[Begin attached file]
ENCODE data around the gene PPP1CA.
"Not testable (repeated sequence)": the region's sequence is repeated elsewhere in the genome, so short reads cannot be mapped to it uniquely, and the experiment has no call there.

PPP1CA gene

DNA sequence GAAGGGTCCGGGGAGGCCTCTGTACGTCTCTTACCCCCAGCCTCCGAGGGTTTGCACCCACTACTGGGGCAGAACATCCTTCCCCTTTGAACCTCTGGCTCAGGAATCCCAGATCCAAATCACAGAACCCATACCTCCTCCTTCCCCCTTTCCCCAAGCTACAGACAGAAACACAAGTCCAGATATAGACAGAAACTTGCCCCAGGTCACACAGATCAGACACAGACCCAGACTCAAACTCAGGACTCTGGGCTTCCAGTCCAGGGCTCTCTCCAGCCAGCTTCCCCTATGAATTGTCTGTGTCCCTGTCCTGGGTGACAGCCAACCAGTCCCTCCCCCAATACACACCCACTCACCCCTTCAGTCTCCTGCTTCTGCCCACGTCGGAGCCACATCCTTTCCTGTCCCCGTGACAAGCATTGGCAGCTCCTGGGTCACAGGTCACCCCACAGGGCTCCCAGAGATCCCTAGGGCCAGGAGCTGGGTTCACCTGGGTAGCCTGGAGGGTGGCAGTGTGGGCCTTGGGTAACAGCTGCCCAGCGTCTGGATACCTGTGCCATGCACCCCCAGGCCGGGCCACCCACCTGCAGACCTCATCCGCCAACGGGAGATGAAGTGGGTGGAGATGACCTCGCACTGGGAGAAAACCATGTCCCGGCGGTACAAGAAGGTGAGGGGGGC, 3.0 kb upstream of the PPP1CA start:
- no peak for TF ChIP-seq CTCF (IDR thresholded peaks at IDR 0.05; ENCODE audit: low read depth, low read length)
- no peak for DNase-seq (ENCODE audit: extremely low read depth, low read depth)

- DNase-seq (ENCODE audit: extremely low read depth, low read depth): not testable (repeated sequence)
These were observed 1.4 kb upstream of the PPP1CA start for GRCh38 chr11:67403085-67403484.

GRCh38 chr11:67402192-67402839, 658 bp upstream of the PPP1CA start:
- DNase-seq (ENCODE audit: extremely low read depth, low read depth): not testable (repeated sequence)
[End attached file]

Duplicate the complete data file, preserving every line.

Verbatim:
ENCODE data around the gene PPP1CA.
"Not testable (repeated sequence)": the region's sequence is repeated elsewhere in the genome, so short reads cannot be mapped to it uniquely, and the experiment has no call there.

PPP1CA gene

DNA sequence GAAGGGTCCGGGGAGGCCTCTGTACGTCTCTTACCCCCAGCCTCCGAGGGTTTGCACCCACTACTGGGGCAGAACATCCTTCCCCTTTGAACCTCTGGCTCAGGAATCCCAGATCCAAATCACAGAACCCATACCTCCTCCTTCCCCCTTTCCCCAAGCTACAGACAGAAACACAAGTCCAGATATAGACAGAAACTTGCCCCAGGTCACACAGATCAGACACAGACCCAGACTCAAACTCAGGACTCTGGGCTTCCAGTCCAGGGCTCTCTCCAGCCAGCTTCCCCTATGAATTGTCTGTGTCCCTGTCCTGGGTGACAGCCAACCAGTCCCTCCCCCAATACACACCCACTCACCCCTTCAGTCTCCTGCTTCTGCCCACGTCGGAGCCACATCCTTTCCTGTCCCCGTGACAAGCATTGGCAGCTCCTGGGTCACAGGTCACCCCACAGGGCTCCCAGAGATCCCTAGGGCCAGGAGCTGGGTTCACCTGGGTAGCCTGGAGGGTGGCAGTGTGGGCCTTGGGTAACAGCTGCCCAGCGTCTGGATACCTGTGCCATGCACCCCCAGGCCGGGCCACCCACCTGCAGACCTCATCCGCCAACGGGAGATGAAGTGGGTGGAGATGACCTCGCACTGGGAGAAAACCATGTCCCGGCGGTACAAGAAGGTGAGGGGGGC, 3.0 kb upstream of the PPP1CA start:
- no peak for TF ChIP-seq CTCF (IDR thresholded peaks at IDR 0.05; ENCODE audit: low read depth, low read length)
- no peak for DNase-seq (ENCODE audit: extremely low read depth, low read depth)

- DNase-seq (ENCODE audit: extremely low read depth, low read depth): not testable (repeated sequence)
These were observed 1.4 kb upstream of the PPP1CA start for GRCh38 chr11:67403085-67403484.

GRCh38 chr11:67402192-67402839, 658 bp upstream of the PPP1CA start:
- DNase-seq (ENCODE audit: extremely low read depth, low read depth): not testable (repeated sequence)